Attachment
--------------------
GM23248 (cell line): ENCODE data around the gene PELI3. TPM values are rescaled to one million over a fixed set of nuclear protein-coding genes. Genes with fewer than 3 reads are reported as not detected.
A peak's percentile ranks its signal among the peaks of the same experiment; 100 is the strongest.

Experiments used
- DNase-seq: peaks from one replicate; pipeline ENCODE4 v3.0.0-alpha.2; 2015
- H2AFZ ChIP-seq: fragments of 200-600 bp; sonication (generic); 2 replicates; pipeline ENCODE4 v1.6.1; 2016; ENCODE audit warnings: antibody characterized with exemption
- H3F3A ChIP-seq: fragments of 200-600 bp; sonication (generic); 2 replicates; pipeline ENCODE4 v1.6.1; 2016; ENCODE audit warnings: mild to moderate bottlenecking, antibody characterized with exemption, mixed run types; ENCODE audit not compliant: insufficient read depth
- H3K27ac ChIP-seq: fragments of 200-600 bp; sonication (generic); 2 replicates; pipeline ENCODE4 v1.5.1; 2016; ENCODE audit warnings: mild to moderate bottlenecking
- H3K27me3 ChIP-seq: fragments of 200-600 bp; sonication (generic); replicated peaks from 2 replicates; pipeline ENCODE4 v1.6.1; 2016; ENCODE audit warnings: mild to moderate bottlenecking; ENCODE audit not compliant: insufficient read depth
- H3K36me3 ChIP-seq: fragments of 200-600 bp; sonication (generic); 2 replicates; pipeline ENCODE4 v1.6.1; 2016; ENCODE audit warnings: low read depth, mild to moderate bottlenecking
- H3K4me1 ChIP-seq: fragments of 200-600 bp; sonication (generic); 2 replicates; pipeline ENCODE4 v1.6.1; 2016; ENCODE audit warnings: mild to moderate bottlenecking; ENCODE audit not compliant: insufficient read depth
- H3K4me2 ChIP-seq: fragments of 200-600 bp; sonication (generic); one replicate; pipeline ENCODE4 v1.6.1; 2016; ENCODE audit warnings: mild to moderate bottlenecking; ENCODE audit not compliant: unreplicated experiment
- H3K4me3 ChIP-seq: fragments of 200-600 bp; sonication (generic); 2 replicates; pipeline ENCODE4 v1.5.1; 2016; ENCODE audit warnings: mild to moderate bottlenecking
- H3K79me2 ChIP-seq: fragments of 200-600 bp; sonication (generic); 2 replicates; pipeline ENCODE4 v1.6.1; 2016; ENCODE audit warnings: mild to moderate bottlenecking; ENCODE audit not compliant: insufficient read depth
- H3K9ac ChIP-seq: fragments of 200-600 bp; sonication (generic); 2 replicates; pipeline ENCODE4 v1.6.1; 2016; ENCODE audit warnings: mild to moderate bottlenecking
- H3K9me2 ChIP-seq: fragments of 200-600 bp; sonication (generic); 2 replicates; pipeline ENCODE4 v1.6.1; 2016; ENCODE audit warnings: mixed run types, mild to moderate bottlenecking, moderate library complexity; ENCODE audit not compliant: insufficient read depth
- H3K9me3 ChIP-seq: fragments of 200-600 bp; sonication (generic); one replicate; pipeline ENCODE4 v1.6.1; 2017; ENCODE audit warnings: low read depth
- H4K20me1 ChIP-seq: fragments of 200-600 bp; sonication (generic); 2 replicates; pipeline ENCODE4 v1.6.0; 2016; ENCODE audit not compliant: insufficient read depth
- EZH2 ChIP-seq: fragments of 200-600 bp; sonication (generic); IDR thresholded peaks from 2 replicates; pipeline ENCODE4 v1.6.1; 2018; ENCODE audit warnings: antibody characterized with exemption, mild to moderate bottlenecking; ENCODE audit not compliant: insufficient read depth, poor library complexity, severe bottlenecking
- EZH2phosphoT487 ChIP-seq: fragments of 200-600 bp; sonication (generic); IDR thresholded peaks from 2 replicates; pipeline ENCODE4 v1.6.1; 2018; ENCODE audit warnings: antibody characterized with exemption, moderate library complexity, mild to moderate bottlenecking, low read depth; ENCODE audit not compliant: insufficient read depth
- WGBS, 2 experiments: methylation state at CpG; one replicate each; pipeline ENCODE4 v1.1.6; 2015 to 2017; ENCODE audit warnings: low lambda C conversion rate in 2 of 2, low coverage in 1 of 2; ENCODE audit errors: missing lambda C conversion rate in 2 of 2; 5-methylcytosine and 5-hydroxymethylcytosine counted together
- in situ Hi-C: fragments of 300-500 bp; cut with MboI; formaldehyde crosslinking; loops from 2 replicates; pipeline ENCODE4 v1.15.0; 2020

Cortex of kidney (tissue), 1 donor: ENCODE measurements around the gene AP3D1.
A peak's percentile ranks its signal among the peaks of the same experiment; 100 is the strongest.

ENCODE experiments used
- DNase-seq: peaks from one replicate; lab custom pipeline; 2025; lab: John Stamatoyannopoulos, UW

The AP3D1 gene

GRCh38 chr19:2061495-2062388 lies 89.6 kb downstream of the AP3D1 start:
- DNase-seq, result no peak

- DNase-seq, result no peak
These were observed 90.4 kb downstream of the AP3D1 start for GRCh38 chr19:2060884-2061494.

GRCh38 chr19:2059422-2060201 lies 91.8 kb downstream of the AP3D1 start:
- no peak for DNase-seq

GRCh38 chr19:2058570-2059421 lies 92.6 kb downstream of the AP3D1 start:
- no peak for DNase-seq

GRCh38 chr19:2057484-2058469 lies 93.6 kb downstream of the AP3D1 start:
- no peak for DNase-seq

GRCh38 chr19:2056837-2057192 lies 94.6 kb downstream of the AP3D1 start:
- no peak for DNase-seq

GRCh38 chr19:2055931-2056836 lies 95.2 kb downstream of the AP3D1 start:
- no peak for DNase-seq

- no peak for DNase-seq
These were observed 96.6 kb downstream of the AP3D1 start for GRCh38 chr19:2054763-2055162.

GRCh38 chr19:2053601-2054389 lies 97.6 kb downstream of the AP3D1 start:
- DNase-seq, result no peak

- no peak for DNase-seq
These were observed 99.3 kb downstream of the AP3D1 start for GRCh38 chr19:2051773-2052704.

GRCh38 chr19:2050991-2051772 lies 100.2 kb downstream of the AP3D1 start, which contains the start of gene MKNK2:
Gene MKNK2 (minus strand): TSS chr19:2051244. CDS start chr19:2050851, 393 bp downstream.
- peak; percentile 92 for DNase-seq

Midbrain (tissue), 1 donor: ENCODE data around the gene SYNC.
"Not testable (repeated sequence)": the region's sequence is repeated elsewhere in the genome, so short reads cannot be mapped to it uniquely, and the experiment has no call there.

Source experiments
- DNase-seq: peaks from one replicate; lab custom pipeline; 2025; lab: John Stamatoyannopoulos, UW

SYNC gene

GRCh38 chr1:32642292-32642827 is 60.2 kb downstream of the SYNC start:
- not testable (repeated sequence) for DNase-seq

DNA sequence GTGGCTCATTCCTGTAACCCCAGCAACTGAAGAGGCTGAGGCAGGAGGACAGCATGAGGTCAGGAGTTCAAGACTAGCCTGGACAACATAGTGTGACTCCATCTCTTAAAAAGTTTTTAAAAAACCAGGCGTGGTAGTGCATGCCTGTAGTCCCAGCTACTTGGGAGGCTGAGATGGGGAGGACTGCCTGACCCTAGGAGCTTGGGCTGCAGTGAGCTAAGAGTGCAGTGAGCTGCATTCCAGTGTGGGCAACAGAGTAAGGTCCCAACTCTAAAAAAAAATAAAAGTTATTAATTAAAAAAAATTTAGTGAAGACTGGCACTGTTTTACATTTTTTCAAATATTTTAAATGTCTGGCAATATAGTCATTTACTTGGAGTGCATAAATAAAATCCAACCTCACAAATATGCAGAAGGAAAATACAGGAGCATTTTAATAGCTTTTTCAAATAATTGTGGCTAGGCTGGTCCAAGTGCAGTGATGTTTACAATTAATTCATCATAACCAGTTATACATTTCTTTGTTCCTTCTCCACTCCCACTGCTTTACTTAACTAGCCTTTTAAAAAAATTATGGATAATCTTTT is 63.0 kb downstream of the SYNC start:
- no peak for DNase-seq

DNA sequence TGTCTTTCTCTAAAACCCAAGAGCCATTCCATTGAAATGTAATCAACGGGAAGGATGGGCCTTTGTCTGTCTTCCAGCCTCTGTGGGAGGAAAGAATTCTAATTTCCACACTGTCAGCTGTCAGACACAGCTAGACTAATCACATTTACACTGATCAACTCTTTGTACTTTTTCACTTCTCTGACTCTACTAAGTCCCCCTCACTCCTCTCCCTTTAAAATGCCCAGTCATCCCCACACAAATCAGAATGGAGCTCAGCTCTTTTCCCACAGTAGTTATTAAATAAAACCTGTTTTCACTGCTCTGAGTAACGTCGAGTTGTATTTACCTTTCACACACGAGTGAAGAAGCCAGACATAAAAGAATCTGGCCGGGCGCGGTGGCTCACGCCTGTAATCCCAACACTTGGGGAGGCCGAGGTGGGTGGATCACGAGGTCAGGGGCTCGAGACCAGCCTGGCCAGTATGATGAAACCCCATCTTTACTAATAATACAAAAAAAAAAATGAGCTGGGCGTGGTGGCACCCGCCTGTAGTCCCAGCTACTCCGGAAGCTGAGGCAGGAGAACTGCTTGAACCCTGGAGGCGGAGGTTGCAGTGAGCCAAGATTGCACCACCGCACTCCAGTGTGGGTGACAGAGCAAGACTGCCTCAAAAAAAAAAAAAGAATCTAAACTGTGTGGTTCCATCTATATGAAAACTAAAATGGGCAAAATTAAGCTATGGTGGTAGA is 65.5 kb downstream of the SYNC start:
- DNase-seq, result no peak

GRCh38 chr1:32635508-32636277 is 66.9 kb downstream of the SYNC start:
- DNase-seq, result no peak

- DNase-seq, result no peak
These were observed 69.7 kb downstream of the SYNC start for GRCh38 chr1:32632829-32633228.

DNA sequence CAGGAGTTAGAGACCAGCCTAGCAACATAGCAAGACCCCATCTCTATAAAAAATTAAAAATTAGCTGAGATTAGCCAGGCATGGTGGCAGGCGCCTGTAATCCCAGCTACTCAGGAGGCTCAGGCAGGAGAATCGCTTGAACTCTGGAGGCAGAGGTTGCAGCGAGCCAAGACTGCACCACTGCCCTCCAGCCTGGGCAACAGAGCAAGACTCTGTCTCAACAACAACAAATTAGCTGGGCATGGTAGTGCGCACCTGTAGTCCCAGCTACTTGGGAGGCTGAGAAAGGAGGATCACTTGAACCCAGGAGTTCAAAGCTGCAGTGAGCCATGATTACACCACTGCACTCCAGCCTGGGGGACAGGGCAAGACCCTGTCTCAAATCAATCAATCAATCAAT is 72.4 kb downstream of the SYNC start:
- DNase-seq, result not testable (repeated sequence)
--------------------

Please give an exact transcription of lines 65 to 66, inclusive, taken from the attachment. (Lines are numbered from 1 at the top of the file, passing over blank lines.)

DNA sequence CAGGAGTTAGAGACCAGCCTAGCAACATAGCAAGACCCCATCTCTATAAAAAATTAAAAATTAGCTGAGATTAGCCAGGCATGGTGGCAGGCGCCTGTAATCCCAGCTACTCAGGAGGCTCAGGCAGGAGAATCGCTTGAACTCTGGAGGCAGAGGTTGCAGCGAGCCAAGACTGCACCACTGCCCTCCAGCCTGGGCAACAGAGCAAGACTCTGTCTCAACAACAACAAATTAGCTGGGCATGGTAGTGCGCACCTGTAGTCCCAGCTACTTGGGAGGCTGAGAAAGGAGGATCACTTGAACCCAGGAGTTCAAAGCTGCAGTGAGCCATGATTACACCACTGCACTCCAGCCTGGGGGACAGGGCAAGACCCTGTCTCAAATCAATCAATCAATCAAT is 72.4 kb downstream of the SYNC start:
- DNase-seq, result not testable (repeated sequence)